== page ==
6.896 Sublinear Time Algorithms
May 3, 2007
Lecture 24
Lecturer: Ronitt Rubinfeld
Scribe: Ivaylo Riskov
1
Recap
f
:
{
0
,
1
}
n
→ {
0
,
1
}
x < y
if
∀
i, x
i
≤
y
i
f
is monotone if
∀
x
≤
y, f
(
x
)
≤
f
(
y
)
We define a violating edge (
x, y
) such that
y
=
x
⊕
e
i
, x < y, f
(
x
)
> f
(
y
). We can use the following
tester: Pick
O
(
n
)
edges and reject if any violate.
Finally, we started the proof of the following theorem:
Theorem 1
The above tester passes monotone functions and fails
far from monotone functions (must
chnage
f
on at least
fraction of the inputs) with probability at least
3
/
4
.
2
Proof of Theorem
Claim 2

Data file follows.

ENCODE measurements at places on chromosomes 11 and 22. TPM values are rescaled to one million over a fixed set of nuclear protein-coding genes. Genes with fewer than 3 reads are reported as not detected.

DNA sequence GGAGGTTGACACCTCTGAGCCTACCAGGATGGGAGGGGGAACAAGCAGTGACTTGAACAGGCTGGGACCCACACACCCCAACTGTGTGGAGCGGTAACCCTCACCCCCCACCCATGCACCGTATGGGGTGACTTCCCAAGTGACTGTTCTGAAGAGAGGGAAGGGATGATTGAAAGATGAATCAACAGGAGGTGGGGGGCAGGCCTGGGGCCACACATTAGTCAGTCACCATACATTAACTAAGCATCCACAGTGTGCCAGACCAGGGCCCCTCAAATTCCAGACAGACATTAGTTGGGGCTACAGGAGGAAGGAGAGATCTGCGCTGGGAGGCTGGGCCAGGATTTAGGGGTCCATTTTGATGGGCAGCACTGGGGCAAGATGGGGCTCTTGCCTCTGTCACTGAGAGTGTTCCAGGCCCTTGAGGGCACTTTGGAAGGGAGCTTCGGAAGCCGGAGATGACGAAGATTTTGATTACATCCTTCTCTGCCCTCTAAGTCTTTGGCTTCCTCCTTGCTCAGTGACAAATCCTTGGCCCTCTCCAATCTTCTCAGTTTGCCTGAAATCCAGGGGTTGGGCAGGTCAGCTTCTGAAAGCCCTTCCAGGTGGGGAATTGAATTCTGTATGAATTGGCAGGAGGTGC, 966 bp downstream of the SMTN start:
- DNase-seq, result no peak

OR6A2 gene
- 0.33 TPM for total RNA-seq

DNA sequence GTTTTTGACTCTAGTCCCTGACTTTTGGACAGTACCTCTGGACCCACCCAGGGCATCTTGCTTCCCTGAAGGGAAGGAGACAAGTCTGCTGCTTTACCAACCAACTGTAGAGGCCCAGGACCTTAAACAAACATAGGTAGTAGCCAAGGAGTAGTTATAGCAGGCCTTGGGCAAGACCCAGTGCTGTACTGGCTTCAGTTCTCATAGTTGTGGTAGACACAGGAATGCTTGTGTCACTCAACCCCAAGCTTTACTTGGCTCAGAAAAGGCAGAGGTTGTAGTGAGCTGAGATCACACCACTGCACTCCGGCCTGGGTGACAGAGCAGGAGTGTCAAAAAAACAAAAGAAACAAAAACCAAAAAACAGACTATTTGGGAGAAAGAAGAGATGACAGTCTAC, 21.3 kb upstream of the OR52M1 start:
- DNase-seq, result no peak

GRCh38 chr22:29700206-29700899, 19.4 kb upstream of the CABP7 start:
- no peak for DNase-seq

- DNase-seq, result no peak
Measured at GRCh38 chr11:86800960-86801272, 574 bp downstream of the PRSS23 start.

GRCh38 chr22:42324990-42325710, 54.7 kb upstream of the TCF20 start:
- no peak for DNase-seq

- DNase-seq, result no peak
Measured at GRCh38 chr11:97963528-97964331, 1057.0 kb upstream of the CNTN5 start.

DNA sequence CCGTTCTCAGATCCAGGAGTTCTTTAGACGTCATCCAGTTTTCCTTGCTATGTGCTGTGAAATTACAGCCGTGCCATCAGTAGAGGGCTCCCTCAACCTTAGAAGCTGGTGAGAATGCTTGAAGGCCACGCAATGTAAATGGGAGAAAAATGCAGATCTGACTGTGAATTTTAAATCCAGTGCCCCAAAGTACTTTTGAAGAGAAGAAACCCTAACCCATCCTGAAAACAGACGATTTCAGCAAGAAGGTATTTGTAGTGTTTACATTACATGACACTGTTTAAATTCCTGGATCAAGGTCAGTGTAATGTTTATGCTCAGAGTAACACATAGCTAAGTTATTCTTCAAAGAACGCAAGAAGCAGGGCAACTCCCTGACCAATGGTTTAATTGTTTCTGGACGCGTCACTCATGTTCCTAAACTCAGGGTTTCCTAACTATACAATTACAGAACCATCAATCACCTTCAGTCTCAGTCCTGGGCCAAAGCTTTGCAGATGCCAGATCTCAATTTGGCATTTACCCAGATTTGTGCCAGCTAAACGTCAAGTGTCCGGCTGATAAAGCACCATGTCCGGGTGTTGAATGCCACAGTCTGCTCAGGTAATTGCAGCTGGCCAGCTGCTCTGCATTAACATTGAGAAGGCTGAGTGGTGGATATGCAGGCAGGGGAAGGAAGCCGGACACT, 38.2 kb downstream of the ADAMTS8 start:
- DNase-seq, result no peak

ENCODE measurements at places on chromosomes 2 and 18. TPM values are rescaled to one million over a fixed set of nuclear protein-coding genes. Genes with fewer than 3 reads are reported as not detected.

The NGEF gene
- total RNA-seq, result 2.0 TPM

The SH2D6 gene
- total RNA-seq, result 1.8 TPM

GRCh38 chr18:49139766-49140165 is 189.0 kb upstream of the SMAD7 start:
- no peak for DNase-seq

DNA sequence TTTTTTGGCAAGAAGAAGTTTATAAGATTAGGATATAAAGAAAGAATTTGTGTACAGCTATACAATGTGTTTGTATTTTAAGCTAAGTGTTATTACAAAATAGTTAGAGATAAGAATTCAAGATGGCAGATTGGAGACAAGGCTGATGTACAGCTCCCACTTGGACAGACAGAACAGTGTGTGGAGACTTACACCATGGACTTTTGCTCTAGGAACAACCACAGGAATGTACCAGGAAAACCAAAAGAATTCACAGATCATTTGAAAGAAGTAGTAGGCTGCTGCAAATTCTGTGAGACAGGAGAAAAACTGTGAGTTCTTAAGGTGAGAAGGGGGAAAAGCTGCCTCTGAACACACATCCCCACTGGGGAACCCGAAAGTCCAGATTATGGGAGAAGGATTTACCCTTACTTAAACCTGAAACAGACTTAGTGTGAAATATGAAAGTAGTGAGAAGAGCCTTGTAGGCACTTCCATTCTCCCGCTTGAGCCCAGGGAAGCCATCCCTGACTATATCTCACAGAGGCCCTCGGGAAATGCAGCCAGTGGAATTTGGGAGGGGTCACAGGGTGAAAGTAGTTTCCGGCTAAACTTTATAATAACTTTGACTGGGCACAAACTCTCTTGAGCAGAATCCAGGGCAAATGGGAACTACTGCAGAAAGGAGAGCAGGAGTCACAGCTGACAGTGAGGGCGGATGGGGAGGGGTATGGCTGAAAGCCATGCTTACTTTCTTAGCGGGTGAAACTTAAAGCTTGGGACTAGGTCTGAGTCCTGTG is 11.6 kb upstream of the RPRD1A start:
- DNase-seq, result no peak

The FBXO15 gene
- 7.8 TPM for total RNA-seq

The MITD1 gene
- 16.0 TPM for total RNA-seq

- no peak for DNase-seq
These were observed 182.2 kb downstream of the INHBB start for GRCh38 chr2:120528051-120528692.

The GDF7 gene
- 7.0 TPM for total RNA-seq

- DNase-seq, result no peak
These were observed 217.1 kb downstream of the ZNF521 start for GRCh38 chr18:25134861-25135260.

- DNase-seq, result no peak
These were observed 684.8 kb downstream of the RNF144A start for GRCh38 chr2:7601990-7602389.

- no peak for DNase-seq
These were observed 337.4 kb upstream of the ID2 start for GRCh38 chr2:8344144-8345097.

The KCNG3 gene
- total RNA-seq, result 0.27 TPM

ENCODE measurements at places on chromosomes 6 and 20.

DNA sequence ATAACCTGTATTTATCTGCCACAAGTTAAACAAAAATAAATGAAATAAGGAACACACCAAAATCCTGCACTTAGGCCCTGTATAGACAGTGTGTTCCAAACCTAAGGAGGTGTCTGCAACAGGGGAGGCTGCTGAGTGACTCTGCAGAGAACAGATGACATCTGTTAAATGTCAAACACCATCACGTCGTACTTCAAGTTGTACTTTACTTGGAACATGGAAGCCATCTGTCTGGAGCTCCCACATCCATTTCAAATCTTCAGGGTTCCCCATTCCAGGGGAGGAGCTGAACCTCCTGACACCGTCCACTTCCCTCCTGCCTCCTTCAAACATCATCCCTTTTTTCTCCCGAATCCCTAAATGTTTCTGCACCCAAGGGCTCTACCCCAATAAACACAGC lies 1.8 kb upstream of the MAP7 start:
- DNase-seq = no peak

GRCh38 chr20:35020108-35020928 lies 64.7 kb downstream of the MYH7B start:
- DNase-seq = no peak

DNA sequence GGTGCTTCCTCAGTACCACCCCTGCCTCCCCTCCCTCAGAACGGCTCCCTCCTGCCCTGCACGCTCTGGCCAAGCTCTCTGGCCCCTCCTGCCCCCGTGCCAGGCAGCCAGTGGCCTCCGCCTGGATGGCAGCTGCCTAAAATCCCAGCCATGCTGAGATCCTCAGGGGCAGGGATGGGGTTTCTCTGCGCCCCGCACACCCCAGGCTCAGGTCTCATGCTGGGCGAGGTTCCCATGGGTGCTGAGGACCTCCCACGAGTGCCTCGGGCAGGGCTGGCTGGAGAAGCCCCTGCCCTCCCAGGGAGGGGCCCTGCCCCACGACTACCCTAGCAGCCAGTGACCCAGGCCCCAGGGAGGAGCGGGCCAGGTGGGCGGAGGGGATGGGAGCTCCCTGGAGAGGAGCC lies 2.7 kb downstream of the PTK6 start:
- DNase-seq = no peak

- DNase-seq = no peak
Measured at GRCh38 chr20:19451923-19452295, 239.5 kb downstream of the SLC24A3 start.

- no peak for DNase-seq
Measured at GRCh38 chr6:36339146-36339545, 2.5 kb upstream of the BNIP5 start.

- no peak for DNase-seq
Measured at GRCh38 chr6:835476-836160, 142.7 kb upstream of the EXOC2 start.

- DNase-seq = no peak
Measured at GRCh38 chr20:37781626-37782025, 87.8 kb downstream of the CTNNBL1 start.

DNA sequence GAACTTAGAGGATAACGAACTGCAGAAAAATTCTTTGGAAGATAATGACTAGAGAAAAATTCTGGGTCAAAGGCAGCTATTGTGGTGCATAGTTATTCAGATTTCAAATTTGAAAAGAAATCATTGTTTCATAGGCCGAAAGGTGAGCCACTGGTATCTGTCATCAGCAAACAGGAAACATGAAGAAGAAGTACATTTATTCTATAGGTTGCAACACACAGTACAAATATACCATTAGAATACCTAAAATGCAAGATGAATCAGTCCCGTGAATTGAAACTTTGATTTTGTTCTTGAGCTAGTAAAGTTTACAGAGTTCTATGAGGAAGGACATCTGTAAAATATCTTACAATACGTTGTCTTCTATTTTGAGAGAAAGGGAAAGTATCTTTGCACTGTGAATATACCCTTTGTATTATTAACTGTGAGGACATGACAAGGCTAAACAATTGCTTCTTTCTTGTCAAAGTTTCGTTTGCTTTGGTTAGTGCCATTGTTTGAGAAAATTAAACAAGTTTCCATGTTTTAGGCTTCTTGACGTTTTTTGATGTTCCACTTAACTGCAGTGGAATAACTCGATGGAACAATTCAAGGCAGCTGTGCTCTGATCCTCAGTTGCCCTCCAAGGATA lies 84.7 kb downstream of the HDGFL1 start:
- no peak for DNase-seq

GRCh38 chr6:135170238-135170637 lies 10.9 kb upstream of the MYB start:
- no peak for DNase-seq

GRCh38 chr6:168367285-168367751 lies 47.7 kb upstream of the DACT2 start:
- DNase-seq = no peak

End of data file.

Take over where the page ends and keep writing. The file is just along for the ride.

If
f
is
far from monotone it has at least
2
n
violating edges.
Proof
of claim:
By contrapositive: assume
f
has less than
2
n
violating edges.
Let
f
(
i
)
be
f
after the
i
th phase. That is, phase
i
fixes edges in
i
th direction without ruining lower
direction edges.
Inductive assumption:
f
(
i
−
1)
has no violating edges in directions 1
. . . i
−
1.
Definition 3
Consider the following definitions:
•
H
0
←
nodes
x
such that
x
i
= 0
•
H
1
←
nodes
x
such that
x
i
= 1
•
M
i
←
violating edges in
i
th direction.
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 Fall '04
 RonittRubinfeld
 Algorithms, Following, Christopher Nolan, Adam Copeland

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